You think a carbon tax will necessarily be onerous, but that is just wishful thinking. A carbon tax is being tried in the USA, it works, it has negligible effect on the economy, electricity bills have come down for factories and home-owners relative to the rest of the USA which *doesn't* have a carbon tax. Look up the regional greenhouse gas initiatives annual reports.
The cost of pollution is already factored in by regulations limiting particular matter, sulfides, and other harmful chemicals. Nuclear energy costs are driven more by irrational fear than thoughtful policy, based on facts.
Yes and no. The cost of sulfide pollution is *partially* factored in -- enough to ameliorate acid rain. The cost of carbon pollution is *not* factored in, and big carbon does not want it factored in, for obvious reasons. It's free money to them, since they shift the burden of their activity onto others. Like if your neighbours dumped their garbage in your bins, and you end up paying for it.
This stuff about people wanting PURE this and that is a distraction. There are earth-is-holy-capitalism-bad nutcases who know more about their tree spirit, but that's not what scientists are talking about. So lets restrict the focus of attention to what serious scientists and economists have to say on the issue.
Carbon pollution refers to soot and/or CO2. Sure CO2 is essential to life (soot isn't), but that is another distraction. What is essential to life, but that doesn't mean you can't kill yourself with it.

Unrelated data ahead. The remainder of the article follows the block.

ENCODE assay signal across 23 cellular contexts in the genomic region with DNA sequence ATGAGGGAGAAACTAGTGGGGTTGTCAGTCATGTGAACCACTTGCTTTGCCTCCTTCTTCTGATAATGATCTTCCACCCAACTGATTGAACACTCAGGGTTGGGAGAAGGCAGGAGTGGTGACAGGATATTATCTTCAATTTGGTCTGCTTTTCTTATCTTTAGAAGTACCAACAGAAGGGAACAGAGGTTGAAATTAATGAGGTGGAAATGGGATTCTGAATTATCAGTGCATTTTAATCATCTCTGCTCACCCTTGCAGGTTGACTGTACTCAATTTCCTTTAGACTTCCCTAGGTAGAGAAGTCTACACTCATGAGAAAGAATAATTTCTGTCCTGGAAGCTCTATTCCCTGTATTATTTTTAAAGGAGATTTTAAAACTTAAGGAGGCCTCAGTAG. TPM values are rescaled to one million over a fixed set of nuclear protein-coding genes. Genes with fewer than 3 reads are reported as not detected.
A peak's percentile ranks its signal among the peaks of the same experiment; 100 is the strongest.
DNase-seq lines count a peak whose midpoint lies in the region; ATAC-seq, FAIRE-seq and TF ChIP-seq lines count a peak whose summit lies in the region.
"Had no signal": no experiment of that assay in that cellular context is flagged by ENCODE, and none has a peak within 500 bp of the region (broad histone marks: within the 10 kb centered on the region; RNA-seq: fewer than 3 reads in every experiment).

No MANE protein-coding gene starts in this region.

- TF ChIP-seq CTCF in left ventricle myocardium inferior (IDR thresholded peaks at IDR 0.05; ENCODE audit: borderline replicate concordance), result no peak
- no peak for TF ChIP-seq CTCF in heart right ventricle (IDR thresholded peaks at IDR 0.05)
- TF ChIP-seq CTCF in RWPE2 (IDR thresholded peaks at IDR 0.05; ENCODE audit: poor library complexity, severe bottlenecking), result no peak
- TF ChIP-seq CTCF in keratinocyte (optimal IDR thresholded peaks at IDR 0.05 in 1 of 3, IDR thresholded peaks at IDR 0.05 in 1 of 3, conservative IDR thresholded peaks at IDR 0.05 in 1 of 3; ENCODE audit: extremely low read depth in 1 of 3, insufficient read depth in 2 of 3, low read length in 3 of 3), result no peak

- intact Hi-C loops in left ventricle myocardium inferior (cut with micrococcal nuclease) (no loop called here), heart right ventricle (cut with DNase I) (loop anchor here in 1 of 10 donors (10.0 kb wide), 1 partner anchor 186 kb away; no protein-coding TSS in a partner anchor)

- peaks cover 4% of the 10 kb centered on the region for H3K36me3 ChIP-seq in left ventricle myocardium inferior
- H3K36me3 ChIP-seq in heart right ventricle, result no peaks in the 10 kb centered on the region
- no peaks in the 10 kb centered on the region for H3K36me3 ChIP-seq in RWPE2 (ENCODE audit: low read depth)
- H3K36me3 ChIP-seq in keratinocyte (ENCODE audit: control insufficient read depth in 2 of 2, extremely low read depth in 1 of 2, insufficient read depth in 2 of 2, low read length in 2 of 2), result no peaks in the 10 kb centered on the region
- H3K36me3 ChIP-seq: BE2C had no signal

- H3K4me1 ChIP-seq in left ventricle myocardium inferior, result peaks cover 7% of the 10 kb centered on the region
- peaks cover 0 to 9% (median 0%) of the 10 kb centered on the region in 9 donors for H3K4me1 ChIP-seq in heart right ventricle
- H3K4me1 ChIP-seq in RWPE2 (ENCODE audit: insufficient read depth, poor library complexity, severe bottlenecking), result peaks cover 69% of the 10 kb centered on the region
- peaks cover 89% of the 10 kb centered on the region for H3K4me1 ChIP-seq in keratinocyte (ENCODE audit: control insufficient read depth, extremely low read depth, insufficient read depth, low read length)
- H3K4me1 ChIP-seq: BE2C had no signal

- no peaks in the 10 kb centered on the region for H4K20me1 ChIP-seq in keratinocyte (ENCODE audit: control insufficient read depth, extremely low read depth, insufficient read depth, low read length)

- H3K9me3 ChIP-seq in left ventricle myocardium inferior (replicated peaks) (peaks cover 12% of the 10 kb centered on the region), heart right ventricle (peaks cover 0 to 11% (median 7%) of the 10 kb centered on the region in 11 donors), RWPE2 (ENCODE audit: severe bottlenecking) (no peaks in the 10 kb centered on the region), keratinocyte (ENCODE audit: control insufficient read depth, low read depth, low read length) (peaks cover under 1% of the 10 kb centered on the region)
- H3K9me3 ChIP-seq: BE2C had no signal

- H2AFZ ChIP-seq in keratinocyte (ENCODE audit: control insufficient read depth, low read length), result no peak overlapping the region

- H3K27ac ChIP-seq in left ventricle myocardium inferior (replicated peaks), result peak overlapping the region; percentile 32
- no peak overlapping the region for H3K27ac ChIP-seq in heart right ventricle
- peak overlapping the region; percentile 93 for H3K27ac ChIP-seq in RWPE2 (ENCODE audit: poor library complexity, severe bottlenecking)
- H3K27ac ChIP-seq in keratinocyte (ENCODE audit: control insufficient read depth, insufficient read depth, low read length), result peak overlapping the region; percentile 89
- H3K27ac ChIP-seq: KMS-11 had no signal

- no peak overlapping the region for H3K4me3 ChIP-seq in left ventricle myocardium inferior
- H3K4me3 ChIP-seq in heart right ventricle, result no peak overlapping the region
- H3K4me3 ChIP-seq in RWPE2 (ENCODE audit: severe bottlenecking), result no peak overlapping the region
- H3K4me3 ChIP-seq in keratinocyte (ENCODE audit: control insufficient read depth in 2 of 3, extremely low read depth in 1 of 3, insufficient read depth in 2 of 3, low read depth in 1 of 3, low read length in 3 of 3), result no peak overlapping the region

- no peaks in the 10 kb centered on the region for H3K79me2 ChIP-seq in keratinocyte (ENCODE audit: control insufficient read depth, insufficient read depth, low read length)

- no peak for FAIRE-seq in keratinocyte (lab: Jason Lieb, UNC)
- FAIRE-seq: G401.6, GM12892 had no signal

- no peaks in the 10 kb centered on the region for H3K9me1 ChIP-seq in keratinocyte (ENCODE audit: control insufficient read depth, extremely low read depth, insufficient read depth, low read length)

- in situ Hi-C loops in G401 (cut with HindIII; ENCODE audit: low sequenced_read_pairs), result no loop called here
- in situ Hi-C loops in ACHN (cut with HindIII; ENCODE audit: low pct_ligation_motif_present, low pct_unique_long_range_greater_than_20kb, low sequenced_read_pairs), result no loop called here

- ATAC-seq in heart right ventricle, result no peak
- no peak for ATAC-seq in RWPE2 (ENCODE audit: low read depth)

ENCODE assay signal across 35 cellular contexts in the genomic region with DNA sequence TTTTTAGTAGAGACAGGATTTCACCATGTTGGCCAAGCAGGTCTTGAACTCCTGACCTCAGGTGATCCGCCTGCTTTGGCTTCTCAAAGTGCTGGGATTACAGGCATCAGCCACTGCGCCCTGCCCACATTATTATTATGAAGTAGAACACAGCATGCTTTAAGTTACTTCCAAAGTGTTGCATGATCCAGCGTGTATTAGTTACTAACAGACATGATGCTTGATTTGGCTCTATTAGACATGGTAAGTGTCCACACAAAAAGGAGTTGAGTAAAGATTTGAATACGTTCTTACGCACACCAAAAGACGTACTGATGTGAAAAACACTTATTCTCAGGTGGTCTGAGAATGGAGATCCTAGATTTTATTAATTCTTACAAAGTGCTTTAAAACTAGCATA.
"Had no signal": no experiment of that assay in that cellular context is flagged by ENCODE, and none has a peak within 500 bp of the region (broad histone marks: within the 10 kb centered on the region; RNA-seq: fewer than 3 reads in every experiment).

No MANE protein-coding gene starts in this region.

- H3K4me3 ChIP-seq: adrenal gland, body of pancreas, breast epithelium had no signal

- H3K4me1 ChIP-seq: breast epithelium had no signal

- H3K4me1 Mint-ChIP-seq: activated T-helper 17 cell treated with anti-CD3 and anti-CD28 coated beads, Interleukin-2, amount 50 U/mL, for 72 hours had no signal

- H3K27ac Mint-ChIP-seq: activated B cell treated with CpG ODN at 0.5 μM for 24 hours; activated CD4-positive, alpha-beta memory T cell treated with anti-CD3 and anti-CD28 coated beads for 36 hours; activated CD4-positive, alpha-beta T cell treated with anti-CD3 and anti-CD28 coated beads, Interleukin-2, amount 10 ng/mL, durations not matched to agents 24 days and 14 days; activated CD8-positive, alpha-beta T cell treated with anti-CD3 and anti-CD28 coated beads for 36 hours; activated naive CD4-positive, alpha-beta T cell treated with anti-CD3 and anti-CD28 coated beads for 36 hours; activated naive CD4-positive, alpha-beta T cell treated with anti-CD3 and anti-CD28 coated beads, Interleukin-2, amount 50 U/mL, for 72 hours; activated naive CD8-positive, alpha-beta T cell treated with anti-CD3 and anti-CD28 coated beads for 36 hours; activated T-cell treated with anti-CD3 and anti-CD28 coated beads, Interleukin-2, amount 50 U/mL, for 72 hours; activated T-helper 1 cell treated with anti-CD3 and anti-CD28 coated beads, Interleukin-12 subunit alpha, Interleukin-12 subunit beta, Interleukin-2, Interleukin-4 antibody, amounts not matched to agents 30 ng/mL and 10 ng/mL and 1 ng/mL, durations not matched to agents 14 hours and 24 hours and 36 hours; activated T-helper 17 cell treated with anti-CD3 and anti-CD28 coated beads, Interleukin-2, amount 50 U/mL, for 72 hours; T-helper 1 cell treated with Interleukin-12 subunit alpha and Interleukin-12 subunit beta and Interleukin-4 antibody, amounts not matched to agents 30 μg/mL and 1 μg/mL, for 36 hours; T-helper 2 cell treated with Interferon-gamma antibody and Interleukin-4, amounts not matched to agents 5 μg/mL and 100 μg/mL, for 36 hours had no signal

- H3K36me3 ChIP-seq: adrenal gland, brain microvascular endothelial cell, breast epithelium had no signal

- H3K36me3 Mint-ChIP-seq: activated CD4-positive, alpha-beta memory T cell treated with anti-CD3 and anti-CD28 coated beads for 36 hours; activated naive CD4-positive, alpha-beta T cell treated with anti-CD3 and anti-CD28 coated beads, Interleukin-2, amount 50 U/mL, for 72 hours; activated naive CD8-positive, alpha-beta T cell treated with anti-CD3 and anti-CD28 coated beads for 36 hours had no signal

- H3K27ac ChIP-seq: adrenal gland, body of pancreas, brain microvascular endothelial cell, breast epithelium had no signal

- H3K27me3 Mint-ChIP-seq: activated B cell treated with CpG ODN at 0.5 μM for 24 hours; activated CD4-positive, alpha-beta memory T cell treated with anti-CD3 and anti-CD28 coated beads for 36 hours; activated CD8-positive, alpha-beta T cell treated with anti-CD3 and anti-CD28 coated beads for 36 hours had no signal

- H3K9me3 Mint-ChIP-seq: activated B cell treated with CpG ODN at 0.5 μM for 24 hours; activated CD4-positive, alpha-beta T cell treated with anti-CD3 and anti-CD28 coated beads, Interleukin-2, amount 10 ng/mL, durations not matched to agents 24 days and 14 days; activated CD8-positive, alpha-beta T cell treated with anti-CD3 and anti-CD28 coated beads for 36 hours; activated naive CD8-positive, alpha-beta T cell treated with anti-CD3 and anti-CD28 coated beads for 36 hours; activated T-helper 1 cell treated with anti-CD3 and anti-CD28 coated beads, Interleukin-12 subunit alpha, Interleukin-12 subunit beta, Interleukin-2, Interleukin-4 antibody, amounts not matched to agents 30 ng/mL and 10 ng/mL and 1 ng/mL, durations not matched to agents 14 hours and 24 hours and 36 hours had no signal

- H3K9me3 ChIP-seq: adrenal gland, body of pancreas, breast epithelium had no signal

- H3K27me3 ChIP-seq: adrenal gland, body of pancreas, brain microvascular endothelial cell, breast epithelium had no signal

The science says that if you dump lots of CO2 in the atmosphere, you'll change the biosphere of the earth, and that may not be pretty. The economists say that that is going to cost a lot of money.
Action on the issue is practically free in an aggregate sense, as evidenced in the USA (regional greenhouse gas initiative), Germany, Australia, UK, China, etc. Action does reduce the amount of carbon pollution, and also creates economic activity, and *lowers* peoples electricity bills fairly quickly. (Factor, business and consumer.) This experiment has been run for many years of a large part of the US economy. No eco-fascism emerged.
If we tax carbon, and put those funds directly towards offsetting the costs on consumers, then that drives innovation, and the market will work out the rest. It's been done. It works. If the US doesn't get serious, then they will fall behind the rest of the world in the emerging technology, just as M$ failed with the internet in the 90s.